Saudi venture looks to education to help fix youth unemployment woes

Jeddah-based Emkan says more effective teaching is critical to equipping young nationals with the skills to find jobs

A social enterprise is seeking to overhaul the quality of teaching in Saudi Arabia in an effort to equip young nationals entering the workforce with the skills to compete with foreign talent.

Emkan Education, launched in 2014 by three Saudi women, pairs with schools and colleges to develop curricula, train teachers and promote critical thinking among students.

Its approach is engineered to make Saudi graduates more competitive, at a time when the Gulf kingdom is moving to open up its economy to the private sector, and offset a prolonged oil price rout.

“Economically, it’s harder now in Saudi Arabia than it was five years ago. It’s time our youth were able to compete at a global level; not just domestically,” said Sara Zaini, Emkan’s director of school and content development and a cofounder.

“The skills required are personality skills, rather than knowledge. It’s about problem solving and [having the right] attitude. The workforce hires for attitude,” she added. “Knowledge is easier to develop, but attitude is hard to change. We want to push teachers to cover less content and focus more on quality.”

“Students at private and public schools complain there is no quality content or teachers"Youth joblessness is a significant threat to Saudi Arabia’s stability, with one-third of the country’s young people unemployed in 2012, according to World Bank data.

Two-thirds of the kingdom’s population is under 30, and the country is reliant on the private sector to both help absorb its unemployed youth, and to generate the jobs required by school-leavers and fresh graduates.

But developing a pipeline of local talent will require reform of the national education system, and particularly training effective teachers, said Zaini.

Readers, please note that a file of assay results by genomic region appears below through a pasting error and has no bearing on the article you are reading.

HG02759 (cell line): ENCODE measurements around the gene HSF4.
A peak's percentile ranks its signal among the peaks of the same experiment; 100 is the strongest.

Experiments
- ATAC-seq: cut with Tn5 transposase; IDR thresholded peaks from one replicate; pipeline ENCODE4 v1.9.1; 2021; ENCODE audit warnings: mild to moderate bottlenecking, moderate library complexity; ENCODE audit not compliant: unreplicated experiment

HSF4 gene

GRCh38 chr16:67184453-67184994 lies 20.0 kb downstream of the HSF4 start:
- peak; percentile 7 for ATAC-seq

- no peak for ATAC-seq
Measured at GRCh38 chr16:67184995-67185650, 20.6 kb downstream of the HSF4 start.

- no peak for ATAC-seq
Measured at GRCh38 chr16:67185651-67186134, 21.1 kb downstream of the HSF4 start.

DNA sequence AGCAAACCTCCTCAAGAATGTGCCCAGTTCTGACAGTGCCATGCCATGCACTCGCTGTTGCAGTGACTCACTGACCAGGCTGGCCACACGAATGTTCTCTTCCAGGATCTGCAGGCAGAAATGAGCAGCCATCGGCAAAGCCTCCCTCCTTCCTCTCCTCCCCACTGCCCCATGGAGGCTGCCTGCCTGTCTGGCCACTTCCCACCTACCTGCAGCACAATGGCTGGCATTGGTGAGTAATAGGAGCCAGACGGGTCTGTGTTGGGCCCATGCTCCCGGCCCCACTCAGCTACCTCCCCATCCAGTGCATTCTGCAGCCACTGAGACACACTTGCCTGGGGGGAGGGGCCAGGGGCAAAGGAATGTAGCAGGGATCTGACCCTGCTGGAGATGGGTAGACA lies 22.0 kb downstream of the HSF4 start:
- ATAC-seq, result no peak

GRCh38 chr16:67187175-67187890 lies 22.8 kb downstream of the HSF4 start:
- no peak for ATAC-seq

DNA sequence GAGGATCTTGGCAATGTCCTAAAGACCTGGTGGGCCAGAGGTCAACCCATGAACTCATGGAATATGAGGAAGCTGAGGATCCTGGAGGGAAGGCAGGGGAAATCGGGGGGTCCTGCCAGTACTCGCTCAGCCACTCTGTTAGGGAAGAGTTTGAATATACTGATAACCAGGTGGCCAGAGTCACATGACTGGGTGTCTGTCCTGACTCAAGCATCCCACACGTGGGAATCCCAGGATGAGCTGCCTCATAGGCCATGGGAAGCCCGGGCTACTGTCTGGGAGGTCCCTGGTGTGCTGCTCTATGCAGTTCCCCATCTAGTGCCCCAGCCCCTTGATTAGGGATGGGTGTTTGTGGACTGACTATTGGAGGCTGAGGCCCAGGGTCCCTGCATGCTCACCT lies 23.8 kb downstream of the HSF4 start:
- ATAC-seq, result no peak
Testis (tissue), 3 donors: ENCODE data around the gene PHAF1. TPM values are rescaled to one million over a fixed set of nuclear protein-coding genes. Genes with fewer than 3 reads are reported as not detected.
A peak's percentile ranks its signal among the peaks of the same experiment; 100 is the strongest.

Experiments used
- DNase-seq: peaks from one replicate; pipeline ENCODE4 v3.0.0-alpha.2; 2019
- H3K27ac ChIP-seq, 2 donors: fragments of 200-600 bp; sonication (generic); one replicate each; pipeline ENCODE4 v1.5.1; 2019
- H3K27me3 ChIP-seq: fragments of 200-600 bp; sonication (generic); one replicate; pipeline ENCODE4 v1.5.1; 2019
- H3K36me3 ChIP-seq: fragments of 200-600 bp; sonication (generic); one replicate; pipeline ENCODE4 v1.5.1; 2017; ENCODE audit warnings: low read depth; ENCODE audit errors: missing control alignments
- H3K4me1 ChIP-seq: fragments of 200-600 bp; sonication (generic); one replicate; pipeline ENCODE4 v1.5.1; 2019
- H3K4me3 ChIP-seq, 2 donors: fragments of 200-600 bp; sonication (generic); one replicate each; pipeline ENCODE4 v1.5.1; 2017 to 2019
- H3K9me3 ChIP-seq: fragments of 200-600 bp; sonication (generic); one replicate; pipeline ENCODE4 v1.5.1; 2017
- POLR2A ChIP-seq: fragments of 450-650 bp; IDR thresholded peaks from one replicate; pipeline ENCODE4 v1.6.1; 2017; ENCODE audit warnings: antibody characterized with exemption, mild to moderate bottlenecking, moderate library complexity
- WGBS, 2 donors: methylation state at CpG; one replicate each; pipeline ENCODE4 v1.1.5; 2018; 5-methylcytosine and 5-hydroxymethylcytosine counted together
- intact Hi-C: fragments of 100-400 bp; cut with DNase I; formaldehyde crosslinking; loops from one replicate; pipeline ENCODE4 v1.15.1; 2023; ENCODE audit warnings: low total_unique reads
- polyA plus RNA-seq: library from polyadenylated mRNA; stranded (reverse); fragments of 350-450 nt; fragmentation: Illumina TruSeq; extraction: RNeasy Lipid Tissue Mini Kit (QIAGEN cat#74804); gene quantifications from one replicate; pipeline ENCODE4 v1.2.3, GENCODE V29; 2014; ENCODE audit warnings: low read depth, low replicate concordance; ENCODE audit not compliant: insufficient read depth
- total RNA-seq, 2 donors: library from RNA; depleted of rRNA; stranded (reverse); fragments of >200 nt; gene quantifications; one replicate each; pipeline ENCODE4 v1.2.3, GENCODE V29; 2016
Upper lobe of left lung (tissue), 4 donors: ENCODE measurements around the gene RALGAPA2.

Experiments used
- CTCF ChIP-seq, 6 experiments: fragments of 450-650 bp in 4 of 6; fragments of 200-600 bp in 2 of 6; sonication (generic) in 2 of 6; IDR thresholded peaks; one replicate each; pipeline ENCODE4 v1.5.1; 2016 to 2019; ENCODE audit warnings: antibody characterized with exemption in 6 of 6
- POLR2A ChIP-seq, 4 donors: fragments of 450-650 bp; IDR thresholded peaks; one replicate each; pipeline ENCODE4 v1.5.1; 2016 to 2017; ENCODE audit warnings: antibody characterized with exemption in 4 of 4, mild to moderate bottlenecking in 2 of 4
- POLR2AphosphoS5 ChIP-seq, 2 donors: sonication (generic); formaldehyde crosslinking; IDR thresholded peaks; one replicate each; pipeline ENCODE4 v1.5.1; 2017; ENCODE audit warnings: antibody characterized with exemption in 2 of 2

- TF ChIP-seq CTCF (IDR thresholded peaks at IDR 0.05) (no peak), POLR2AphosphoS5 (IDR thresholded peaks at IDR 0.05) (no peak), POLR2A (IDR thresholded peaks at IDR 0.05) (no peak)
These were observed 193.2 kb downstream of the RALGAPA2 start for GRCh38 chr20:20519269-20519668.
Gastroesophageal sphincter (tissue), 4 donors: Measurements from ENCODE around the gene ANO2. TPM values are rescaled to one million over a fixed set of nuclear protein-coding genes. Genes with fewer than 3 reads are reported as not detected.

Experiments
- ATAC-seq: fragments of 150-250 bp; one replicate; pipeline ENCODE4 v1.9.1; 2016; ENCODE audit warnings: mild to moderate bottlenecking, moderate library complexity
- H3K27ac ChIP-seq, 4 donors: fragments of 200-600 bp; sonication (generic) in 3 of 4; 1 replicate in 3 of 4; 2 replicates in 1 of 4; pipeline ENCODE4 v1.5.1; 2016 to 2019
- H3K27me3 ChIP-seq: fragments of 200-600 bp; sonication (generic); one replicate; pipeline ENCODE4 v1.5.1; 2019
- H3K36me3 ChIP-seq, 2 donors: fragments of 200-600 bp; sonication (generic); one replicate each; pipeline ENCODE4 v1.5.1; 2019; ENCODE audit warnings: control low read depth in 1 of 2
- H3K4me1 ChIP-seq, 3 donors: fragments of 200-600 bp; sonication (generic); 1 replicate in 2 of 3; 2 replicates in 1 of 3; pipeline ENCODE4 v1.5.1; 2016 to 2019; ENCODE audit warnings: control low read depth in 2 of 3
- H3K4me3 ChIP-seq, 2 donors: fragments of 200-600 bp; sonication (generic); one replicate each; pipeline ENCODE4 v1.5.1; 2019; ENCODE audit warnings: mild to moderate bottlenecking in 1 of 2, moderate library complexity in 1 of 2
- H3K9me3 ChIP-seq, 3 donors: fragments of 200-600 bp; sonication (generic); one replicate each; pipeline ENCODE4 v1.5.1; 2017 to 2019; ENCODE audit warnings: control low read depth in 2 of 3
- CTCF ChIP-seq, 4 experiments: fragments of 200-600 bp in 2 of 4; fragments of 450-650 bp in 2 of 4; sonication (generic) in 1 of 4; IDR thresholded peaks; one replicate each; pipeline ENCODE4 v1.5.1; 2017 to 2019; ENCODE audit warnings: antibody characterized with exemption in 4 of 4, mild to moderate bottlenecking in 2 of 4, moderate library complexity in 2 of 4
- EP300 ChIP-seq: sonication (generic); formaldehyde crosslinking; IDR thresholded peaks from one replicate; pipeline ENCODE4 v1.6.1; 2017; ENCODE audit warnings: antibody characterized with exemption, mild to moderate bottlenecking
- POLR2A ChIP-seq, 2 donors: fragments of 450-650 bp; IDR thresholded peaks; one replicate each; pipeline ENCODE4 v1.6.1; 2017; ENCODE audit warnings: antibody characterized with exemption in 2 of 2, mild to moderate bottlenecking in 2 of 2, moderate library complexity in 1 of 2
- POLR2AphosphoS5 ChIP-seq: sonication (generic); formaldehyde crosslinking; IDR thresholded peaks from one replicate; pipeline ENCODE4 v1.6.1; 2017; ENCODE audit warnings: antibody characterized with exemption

“Students at private and public schools complain there is no quality content or teachers and there is a huge gap between schools and higher education,” she said.

Since its launch, Emkan has worked with 15 schools in Saudi Arabia and the UAE, and trained more than 9,400 teachers in the wider Arab world via online courses. Other projects include developing teacher standards for Saudi Arabia’s state-backed Education Evaluation Commission and running a pilot teacher training programme alongside the UK’s Cambridge Education.

Another project saw the Jeddah-based venture team up with Sweden’s Kunskapsskolan – a group of independent schools – to provide an Arabic version of an online portal that provides tailored learning materials for students. The portal is currently being trialled in a primary school.

“It offers an easy tool to meet the needs of each student, with different materials to push pupils who are below average up to the norm, or to push brighter students further,” said Zaini.

Social enterprises are gradually gaining traction in Saudi Arabia, although the lack of a legal framework for the business model has hampered growth. Emkan’s founders opted to license the business as a for-profit to allow them “maximum flexibility” in how they operate, and avoid the restrictions applied to nonprofit agencies.

Emkan claims to reinvest its profits into developing new educational products. One is an online platform that allows teachers to buy and sell Arabic-language teaching materials to one another. Another project is a free online app that allows parents to find and compare data on schools in Saudi Arabia. The app has reached more than 23,500 parents to date, according to Emkan.

“Almost everyone in the team is a parent and we struggled to find the best schools for our kids. Our community also kept asking us for recommendations,” said Zaini. “Through the app, we want schools to feel pressure from the community to be better and to empower parents to have a voice.”